Monday, June 26, 2006

I'm Pre-Pregnant

I go barefoot a lot. I mean I love to dance around in my slightly-cowboy-slightly-R.E.M. harness boots, I have always made sure to have at least one pair of "these-boots-were-made-for-walking" boots, and I love putting on my little black dress and completing the ensemble with a pair of my two-and-a-half or three-and-a-half-inch-heeled "I enjoy being a girl" shoes. But when I come home, or after I've gone out to dinner and am taking a walk down city sidewalks, or decide I want to dance unencumbered, and many other scenarios, the shoes are off. Taking out the garbage, walking to the corner mailbox to send a letter, getting some fresh air with a walk in the rain, gardening, anything on green grass -- all done in barefeet.

But I think I might be wearing shoes a little more often now, because since the Bush Administration has now deemed me "pre-pregnant," simply because of my age and gender and the fact that, sorry Mr. President, I'm not currently pregnant, I refuse to be Barefoot and pre-Pregnant.

But maybe now that this new category, a close cousin, or mother, to the category of "pre-born," has been created, Mr. Bush will support tougher environmental protection laws -- since so many women are now seen as pre-pregnant with the pre-born, he of course wouldn't want them to be exposed to dangerous toxins and pollutants....? Curiously, um, no. But certainly he'll reverse the cuts in health care for poor or other uninsured pre-moms, right? No such luck. But wait, the vaccine for cervical cancer! Bush must have changed his position that this would just encourage more young girls and unmarried women to have sex -- I mean women with cervical cancer probably couldn't be considered pre-pregnant, so.... "So what?!" is I guess what our governing executive branch must think, because no, this vaccine is still facing all the same political obstacles.

But, seriously, it follows that men of a certain age group will now be considered pre-impregnators, and be reminded of their health responsibilities on cans of beer and packs of cigarettes....

Phew! I bet it was a close call, but at least for now, men can sigh a sigh of relief that they are still, well, men. Sovereign, self-determined men.

All of this political posturing on reproduction has reminded me of a poem I wrote several years ago, probably about ten years ago, after I inadvertently listened to Pat Robertson go on about women and their pre-ordained calling to "multiply" the number of little so-called Christians out there. Unfortunately, I could write this again now, not just prompted by the lectures of a conventional-wisdom-crazy, but by the positions of -- the Office of the President.

Moral Majority Dream
After falling asleep to the television, on which “The 700 Club"
was airing an episode about motherhood and women’s role in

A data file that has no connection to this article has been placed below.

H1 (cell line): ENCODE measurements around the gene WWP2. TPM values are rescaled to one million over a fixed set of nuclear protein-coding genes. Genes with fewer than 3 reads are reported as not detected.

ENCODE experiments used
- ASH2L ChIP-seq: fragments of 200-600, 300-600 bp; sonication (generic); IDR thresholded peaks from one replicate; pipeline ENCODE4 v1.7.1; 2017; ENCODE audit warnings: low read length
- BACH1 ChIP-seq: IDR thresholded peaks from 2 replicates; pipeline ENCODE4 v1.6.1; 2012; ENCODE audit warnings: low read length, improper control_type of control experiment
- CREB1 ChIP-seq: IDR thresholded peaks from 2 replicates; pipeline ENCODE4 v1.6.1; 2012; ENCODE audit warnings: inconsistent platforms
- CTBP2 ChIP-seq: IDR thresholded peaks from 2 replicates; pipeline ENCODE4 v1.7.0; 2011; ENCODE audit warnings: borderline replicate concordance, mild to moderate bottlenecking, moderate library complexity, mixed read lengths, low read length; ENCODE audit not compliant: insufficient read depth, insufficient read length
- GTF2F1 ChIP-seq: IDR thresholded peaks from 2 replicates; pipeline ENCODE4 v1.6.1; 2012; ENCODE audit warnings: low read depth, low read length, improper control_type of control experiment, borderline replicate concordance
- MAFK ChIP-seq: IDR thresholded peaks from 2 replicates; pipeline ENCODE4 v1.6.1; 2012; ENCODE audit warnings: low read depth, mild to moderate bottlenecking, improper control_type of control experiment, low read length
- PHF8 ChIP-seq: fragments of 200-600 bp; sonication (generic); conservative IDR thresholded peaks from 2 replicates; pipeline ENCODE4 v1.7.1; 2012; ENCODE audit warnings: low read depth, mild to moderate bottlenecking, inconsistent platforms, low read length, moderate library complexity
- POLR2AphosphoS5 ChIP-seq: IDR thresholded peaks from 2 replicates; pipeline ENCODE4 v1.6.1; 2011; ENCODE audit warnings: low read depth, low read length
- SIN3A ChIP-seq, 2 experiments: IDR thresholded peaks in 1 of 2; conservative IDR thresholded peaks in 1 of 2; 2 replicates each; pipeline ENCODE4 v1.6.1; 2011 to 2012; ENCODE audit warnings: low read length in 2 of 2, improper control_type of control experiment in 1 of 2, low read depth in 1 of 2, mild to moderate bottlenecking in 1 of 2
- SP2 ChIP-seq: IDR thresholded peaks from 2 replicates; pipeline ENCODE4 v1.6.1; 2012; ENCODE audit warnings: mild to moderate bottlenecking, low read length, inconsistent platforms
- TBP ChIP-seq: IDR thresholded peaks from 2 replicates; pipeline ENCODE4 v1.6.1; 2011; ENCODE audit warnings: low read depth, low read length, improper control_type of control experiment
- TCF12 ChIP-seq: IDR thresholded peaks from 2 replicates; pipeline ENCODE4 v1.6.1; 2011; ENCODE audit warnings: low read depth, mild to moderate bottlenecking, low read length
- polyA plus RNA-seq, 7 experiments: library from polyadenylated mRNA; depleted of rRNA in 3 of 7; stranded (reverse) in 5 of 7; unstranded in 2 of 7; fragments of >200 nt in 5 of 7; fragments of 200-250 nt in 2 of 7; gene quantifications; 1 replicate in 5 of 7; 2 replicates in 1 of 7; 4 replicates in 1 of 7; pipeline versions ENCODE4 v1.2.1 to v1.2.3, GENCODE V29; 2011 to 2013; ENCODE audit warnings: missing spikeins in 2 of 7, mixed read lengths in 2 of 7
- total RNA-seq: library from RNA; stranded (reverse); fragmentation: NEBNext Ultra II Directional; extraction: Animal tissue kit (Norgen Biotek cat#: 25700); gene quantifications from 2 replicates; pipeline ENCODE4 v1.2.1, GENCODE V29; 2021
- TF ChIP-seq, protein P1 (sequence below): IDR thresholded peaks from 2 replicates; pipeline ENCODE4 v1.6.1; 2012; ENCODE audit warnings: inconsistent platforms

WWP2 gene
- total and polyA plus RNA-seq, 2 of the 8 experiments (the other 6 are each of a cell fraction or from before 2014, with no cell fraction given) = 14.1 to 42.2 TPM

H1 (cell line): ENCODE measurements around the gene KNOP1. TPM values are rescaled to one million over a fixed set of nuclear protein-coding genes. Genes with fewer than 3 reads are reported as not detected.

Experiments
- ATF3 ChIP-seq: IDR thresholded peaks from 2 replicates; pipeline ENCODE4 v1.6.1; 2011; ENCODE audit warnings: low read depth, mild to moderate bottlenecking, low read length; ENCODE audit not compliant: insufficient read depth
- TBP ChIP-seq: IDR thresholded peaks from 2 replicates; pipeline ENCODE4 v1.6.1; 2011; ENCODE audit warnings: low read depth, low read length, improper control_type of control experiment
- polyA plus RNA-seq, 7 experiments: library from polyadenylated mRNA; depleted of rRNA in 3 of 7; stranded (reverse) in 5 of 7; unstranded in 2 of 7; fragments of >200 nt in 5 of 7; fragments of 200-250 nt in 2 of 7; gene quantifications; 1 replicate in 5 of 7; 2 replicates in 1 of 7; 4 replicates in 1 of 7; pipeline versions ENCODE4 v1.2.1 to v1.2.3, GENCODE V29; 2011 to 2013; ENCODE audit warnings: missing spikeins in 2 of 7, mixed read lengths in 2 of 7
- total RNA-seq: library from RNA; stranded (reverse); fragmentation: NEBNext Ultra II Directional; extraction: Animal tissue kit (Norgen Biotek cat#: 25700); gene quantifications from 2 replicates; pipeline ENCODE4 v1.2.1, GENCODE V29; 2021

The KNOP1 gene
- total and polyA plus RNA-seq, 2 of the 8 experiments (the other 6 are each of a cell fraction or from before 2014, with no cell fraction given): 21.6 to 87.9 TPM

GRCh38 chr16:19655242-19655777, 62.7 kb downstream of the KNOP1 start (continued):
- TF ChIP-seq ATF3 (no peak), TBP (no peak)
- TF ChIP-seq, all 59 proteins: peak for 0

I go in
not knowing if I will ever
come out
or come out the same.
Jimson weeds grow
from the ceiling, the tunnel
beats its heart over mine.
The Christian Army nurse sits
folding birds into nests.
She tells me it’s
Pregnancy Day
and my prayer time has come.
The screaming, swollen cat under the sink
turns quiet
and the nurse measures the needle
against my skin.
My stomach burns in its seizure
and swells with sweat,
still unholy.
The nurse, now proud with gospel,
leads me to the waiting room.
Pain sits squarely on my lap.
It unloads its thickening waste
and gives me a story I’m afraid to tell.
There I spend everyday
scrubbing Bibles and belt buckles,
and every night putting my pennies
into my pillbox, counting them up,
saving for the rainiest day to come.


ryan said...
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ryan said...

I’m a complete sucker for this (charged) poem, which gains such great intensity as you move through. Admittedly, my delight is buoyed by the phrasing and content of the last five lines--of which I’m very much a fan--which is to say the rich landscape is as easily contained in these more precise "lines," as anywhere else. But the more I read this, the more I like it entire, the more I find it a lovely and workable piece. And, of course, I would never think to exclude such fine lines as, "The Christian Army nurse sits / folding birds into nests." which reveals its own sharpness, an acuity that captures one of the essential gestures in this poem: the role, or perceived role of society.

I think the topic is interesting—and from time to time, you provide real anchoring for the juxtaposition of innocence/experience in the poem with your image/word choices ( [the uncertainty in the forepart], "the tunnel beats its heart over mine," "leads me to the waiting room," "There I spend everyday," and the very fine last 3 lines). There is a fine tension between Subject/Object, as the Speaker acts, and is acted upon.

You effectively zero in on a tension btwn balance/control & btwn order/will. Nicely done.

I am a little less wound up with the (weaker) opening lines, but I can live with them, probably. So I suppose I would demand greater specificity in image & language in those first 4 or 5 lines. And, as regards structure/layout: I am slightly nutty about how a poem is fixed to the page. Although your deft handling of line/pace do wonders for the poem, there is something unattractive to the eye as the lines become less & less abrupt. Not a fair criticism, I know.

What I like most is that the poem escapes the collapsing meme, certainly driven by the poem, and certainly not quickly disposable. It makes a statement. And not just as a receptacle for the zeitgeist of the poem.

So. Yeah. You can just mark this down as one I’m biased towards and I'll probably return for enjoyment. Many times.

Enjoyed, Sara, very much. Thanks for the opportunity to read and respond.